New Delhi: Drug price watchdog National Pharmaceuticals Pricing Authority (NPPA) spelt confusion last week about its mandate on monitoring the marketing practices followed by pharmaceutical companies.
So far, the NPPA has been seeking compliance reports from industry associations on complaints regarding violations of the Uniform Code of Pharmaceutical Marketing Practices (UCPMP), a self-regulatory framework for the industry that aims to curb practices such as offering gifts to healthcare professionals to push a certain product. However, it said in reply to an RTI query last week that it doesn’t have the mandate to monitor potential marketing infractions.
The admission came last week, and raised questions about the oversight mechanism for marketing malpractices in the Indian pharma sector.
The NPPA, however, has now dismissed the reply as “faulty”. When reached for comment on the matter, NPPA chairman told ThePrint, “Thanks for bringing it to my notice. A corrigendum is being issued by the officer concerned.”
The NPPA, a regulatory agency tasked with fixing and monitoring the prices of essential medicines and medical devices, was constituted through a central government resolution dated 29 August 1997. It derives its powers from the drug pricing control order (DPCO) of May 2013.
The RTI query in question, accessed by ThePrint, was filed by an individual named K.V.S. Lakshman. It sought to know whether the “NPPA is mandated under the resolution to monitor the Pharmaceutical Marketing Practices”.
Replying to the question on 18 September, the NPPA clarified that it is “not authorised to monitor the pharmaceutical marketing practices” under the resolution.
Clarifying further, it replied, “No, NPPA is not authorised to monitor the Pharmaceutical Marketing Practices (under the order dated 30 May 2013) which delegates power to NPPA under the Resolution dated 29 August 1997 to exercise the functions in respect of specified Paragraphs of DPCO 2013.”
The pharma industry, on a regular basis, receives orders from the NPPA to submit reports on complaints and the action subsequently taken by committees under professional associations.
For instance, in an office memorandum issued by the NPPA on 26 August, the authority formally listed monitoring of UCPMP compliance as one of its duties while launching a fully automated ecosystem for “attending to, disposing of and monitoring of applications filed under various provisions of DPCO 2013” to encourage the government’s ‘Atmanirbhar Bharat’ programme.
In a section on the UCPMP, it said “all the (pharma manufacturing) associations shall provide on their website for uploading of complaints, the nature of complaint, details of the company against whom complaint is made, action taken by the committee under the association on such complaints, including the current status of the complaint.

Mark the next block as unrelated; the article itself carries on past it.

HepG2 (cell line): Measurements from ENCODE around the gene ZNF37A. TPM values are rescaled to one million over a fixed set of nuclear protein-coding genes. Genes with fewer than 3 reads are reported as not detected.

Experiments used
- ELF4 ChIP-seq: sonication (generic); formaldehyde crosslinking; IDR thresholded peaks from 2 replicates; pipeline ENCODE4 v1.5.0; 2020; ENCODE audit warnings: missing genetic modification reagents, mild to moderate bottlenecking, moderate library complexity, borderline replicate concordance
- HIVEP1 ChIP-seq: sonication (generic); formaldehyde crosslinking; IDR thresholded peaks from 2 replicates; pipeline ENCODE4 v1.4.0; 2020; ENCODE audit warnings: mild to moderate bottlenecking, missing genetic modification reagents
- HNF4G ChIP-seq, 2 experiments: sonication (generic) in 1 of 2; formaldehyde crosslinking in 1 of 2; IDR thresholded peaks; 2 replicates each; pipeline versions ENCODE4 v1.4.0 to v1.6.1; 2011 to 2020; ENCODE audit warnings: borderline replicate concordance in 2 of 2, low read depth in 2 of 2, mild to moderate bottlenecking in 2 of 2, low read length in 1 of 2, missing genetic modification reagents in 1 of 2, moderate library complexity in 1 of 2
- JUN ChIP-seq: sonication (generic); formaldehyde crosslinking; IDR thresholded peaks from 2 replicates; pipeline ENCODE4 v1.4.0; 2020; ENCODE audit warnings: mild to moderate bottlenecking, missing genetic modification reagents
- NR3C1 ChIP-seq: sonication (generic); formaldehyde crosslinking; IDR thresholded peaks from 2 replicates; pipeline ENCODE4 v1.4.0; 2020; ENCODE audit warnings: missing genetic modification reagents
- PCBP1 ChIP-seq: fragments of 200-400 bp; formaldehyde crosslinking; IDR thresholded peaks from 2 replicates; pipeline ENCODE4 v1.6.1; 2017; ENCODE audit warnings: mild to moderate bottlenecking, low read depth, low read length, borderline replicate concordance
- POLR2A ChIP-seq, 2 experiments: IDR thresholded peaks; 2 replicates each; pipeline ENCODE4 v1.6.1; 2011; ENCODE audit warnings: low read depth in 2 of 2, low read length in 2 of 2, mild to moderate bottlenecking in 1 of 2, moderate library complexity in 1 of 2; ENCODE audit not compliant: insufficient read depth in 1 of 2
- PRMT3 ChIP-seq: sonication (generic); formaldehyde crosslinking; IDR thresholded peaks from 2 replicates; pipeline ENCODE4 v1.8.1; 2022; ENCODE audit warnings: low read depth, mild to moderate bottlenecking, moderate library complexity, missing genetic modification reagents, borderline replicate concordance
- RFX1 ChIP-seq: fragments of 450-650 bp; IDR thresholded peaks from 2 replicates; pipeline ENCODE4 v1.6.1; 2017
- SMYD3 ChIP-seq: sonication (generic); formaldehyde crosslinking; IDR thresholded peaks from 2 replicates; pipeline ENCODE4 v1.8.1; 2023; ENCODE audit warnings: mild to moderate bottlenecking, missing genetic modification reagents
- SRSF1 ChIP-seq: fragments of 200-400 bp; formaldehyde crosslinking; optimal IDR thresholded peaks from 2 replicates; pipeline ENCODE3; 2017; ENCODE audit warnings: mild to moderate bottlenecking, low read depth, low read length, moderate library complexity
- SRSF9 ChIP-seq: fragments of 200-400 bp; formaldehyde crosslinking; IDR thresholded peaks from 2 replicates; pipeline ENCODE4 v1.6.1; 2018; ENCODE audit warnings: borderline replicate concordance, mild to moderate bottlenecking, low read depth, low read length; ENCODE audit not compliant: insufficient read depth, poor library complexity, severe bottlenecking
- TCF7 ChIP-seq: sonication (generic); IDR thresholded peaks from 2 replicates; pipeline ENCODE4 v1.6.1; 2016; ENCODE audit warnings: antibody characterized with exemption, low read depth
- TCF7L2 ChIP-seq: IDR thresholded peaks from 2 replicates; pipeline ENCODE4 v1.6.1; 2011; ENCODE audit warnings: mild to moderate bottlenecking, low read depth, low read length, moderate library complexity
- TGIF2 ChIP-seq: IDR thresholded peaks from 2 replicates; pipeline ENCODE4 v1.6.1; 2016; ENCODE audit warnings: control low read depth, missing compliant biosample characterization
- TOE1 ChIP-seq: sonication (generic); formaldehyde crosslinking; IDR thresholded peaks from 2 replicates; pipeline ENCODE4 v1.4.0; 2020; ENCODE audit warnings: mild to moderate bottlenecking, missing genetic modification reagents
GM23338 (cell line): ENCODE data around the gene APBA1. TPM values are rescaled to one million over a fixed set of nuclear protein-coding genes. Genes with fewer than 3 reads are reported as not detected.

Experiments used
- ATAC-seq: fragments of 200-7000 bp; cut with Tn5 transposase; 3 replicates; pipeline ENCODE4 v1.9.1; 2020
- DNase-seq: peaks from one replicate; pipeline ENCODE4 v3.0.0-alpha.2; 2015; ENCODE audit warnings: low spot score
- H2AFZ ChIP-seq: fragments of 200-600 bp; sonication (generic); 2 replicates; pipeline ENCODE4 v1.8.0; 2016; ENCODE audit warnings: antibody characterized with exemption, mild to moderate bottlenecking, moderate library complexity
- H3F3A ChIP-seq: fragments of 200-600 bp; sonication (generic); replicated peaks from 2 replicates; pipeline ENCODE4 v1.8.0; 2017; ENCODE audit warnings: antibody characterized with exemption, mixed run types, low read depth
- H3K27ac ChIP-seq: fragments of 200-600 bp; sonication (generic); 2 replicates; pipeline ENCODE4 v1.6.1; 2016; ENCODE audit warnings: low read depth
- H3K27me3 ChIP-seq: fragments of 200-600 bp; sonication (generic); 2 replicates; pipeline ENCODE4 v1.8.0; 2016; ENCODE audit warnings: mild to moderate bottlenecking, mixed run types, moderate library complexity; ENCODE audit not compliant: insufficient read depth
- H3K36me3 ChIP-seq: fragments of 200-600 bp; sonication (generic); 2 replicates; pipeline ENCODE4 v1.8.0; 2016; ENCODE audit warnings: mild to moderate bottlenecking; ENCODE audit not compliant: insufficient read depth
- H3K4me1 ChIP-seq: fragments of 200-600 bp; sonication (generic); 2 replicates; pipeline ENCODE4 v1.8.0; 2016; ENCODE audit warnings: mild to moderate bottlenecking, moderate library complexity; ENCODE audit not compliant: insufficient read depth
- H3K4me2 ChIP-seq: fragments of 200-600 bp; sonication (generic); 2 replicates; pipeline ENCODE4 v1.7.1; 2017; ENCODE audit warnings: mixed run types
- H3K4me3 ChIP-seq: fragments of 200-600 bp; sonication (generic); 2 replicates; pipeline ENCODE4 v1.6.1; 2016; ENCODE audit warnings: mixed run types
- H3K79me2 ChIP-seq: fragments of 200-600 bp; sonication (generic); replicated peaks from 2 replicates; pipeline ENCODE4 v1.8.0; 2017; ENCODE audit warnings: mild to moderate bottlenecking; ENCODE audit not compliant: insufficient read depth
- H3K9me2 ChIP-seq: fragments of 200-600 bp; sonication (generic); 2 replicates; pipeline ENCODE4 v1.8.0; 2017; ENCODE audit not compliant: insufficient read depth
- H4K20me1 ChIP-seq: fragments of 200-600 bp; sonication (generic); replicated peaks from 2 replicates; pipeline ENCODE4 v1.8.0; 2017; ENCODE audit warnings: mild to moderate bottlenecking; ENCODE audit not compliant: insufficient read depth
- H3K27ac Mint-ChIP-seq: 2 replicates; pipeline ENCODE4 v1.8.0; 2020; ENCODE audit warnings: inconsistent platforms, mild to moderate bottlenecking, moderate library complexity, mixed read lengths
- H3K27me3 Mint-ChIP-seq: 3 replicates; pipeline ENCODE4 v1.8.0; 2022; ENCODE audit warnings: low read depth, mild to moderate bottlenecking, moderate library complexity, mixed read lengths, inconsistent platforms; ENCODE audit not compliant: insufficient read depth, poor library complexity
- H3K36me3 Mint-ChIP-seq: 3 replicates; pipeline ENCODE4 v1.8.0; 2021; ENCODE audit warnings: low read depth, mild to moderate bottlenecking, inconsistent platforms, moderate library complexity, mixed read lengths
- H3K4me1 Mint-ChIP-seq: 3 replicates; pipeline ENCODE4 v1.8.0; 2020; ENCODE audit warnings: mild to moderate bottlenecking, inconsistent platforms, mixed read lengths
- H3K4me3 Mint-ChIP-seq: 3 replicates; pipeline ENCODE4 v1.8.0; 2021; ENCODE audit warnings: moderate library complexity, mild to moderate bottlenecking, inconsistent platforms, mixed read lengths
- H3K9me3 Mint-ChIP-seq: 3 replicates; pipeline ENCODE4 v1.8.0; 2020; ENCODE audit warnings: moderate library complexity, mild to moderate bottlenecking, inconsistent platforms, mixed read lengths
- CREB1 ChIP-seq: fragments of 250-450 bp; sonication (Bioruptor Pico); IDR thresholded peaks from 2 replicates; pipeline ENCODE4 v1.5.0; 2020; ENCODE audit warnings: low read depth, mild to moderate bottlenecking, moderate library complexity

“A quarterly report mentioning details of the complaint received and decision taken thereon shall be submitted by the concerned association to NPPA within 30 days of the end of the quarter via email…” it added.
On 4 September, the Department of Pharmaceuticals (DoP), which devised the draft marketing code in 2011 that was notified as UCPMP in 2014, held a meeting with the pharmaceutical industry to review the implementation of the code.
At the meeting, associations representing drug- and medical-device-makers were asked to send “quarterly compliance report” to the NPPA, with the latter then required to send a further report to DoP.
At the same meeting, the DoP told the pharma industry that “even if there are zero complaints, the report should be submitted to the National Pharmaceutical Pricing Authority (NPPA)”.
Before the NPPA said it was issuing a correction, the RTI reply had left some members of the industry struggling with questions about its implications.
“What will the NPPA do with the quarterly reports and how can it order us if it is not mandated under the law to monitor UCPMP?” said a pharma industry veteran, who represents a top lobby of drugmakers, when reached for comment.
Malini Aisola, co-convenor of the All India Drug Action Network (AIDAN), which has submitted several complaints of alleged UCPMP violations to the DoP and has been calling for a legal instrument to replace the “voluntary” UCPMP, said it is absurd that the government is monitoring a code that it can’t enforce. “It is sheer absurdity that the government is trying to monitor a mechanism of self-regulation by the industry, which it has no tools to enforce,” she said.